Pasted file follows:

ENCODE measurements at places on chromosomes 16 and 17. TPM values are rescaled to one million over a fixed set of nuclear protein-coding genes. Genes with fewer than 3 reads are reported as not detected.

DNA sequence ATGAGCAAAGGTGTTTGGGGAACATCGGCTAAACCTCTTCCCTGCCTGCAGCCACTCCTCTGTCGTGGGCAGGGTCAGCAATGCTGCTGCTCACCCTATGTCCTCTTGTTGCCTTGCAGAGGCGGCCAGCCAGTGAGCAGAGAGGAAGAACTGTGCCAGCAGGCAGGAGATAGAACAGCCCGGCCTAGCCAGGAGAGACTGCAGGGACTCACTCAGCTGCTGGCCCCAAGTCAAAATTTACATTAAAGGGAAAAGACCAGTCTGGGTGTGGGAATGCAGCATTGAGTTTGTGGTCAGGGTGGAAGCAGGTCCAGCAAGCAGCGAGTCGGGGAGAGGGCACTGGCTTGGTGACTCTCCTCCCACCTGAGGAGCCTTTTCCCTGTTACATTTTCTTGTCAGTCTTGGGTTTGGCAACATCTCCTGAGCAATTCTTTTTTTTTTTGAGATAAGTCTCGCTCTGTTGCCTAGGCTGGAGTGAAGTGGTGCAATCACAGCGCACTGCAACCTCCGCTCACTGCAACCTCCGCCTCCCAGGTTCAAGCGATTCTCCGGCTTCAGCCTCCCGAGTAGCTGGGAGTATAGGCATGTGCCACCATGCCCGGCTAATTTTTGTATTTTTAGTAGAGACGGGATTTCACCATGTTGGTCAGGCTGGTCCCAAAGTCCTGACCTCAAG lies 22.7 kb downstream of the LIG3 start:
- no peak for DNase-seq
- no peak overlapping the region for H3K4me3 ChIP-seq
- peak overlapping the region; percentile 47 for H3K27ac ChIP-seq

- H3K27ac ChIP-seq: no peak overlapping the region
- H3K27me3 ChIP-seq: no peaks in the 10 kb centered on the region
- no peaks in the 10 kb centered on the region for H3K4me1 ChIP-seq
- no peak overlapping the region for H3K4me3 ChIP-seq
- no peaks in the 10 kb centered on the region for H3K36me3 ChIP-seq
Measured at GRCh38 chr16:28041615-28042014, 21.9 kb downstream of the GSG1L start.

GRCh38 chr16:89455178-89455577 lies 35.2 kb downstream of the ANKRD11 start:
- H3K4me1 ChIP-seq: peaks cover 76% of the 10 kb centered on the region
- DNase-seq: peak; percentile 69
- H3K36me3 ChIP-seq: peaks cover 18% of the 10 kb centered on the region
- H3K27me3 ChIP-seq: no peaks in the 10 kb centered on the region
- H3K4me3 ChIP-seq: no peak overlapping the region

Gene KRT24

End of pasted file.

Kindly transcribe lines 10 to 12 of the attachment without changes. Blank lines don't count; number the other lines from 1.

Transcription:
- no peaks in the 10 kb centered on the region for H3K36me3 ChIP-seq
Measured at GRCh38 chr16:28041615-28042014, 21.9 kb downstream of the GSG1L start.

GRCh38 chr16:89455178-89455577 lies 35.2 kb downstream of the ANKRD11 start: